EL Civics for ESL Students

Civics Theories

Civics, History, and Government
Plato, Greek Philosopher

Confucius, Chinese Philosopher

John Locke, English Philosopher


1. "Until philosophers rule as kings or those who are now called kings and leading men genuinely and adequately philosophize, that is, until political power and philosophy entirely coincide, while the many natures who at present pursue either one exclusively are forcibly prevented from doing so, cities will have no rest from evils,... nor, I think, will the human race." - Plato

2. Adept Kung asked: "Is there any one word that could guide a person throughout life?" The Master replied: "How about 'shu': never impose on others what you would not choose for yourself?" - Confucius

3. No man's knowledge here can go beyond his experience. - John Locke

  • Civics is the study of government and politics.
  • It is concerned with the rights and obligations of governments and citizens.
  • Civic theories vary according to cultures and regions.
  • The civic theories of Western and Eastern cultures are distinct.
  • Plato, a Greek philosopher, influenced civics in the West; while Confucius, a Chinese philosopher, influenced civics in the East.
  • Plato believed that reason and wisdom should govern, not rhetoric and persuasion.
  • Confucius taught "personal and governmental morality, correctness of social relationships, and justice and sincerity."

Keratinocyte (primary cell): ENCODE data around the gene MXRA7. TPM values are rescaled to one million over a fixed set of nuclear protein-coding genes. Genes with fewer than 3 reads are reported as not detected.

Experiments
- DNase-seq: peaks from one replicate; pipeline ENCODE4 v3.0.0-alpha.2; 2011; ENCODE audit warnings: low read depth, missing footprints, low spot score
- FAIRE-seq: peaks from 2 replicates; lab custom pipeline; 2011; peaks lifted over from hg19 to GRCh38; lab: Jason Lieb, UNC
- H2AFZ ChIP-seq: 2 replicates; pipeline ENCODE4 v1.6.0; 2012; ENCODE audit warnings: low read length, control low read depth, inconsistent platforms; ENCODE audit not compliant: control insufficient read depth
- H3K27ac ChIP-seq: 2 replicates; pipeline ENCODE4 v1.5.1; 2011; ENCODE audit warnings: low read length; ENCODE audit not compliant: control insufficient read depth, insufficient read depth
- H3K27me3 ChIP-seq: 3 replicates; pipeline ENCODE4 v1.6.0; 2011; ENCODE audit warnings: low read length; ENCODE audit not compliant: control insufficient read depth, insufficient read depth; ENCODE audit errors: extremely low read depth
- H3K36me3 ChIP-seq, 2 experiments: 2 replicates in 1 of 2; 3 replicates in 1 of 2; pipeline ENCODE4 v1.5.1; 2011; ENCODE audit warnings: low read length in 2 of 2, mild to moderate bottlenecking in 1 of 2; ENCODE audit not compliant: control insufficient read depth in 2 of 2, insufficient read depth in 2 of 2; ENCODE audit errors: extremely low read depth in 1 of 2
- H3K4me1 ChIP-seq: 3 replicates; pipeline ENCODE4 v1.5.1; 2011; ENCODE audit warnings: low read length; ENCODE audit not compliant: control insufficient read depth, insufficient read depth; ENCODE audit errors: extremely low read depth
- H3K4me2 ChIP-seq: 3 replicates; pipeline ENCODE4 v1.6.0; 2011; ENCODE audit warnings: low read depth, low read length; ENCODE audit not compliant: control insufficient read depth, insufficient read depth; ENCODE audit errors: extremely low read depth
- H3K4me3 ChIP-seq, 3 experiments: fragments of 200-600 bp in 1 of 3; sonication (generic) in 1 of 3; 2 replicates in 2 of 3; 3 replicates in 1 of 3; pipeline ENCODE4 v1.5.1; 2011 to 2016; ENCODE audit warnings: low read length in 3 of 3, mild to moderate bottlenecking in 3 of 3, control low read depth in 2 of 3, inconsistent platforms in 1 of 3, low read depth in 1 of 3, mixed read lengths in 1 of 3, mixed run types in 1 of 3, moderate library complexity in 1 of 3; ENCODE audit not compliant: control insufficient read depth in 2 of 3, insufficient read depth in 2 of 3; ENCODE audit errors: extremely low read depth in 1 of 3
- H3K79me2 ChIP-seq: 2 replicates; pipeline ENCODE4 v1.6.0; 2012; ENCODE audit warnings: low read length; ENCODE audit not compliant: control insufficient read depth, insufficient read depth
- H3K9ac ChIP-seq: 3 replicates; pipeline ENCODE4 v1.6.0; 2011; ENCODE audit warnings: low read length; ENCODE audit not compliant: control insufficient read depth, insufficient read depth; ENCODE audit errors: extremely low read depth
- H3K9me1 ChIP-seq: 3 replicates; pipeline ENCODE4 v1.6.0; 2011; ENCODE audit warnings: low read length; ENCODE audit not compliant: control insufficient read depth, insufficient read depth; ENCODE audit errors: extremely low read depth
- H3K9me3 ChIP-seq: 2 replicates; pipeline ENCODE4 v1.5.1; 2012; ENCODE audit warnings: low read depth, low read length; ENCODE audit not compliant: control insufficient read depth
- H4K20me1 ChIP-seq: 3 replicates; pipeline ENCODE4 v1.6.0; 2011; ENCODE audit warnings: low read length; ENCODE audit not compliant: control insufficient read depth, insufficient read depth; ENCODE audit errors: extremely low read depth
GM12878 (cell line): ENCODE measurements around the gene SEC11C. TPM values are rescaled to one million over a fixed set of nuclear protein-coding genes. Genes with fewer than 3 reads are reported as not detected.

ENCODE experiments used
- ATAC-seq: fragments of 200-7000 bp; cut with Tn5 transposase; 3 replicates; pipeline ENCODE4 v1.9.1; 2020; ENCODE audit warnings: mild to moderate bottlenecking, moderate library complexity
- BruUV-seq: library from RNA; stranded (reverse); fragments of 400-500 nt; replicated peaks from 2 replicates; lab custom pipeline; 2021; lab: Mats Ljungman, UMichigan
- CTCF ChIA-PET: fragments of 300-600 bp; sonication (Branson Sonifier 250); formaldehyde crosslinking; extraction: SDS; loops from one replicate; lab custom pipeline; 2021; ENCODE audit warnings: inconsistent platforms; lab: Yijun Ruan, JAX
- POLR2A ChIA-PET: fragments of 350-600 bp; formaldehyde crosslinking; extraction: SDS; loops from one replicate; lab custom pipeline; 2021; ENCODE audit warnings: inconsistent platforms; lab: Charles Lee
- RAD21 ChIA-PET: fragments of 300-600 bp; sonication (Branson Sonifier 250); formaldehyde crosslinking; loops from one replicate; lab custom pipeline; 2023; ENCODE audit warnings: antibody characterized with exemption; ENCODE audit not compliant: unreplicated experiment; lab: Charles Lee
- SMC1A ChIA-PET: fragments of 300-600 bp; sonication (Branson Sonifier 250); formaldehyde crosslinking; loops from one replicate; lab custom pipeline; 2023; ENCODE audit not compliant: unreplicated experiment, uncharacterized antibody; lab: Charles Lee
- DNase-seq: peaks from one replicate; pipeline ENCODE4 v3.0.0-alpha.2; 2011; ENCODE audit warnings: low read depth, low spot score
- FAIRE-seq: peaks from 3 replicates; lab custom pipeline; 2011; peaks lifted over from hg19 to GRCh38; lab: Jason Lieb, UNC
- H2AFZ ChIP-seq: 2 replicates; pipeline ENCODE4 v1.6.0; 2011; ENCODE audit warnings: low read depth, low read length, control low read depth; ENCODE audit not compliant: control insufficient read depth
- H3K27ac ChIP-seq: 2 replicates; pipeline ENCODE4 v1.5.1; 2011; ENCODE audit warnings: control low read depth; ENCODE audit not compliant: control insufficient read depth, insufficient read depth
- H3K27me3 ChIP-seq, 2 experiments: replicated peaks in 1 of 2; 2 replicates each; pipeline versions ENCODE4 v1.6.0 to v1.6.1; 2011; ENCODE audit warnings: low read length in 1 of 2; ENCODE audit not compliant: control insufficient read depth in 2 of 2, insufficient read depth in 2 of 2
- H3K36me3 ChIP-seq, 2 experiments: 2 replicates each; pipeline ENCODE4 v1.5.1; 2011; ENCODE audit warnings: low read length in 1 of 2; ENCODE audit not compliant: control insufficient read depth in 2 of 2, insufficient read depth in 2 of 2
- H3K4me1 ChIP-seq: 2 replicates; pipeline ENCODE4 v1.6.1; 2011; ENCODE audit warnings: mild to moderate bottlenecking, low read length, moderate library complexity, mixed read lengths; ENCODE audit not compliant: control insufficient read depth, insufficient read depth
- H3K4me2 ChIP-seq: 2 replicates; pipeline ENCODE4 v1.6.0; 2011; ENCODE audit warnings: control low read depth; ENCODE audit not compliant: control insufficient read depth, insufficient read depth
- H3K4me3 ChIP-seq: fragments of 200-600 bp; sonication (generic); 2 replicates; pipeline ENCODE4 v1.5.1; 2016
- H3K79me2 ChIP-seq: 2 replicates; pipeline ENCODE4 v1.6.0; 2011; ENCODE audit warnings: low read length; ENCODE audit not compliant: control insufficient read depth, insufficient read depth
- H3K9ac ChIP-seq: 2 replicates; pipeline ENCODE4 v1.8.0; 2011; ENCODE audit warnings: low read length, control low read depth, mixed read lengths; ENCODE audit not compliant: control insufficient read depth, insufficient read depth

• Civic theories of the past focused mostly on the balance of power between an aristocracy and monarchy.
  • It was not until modern times that political rights were extended to include all people.
  • John Locke's political theories influenced the American Declaration of Independence.
  • His social contract theory says that "people give up some rights to a government in order to receive social order."
  • Modern forms of government include democracies, socialism, and communism.
  • Most of the differences among these three types of governments can be found in their economic systems and their theories of individual rights versus state rights.
  • Other modern governments are monarchies or dictatorships with most government power in the hands of one person.
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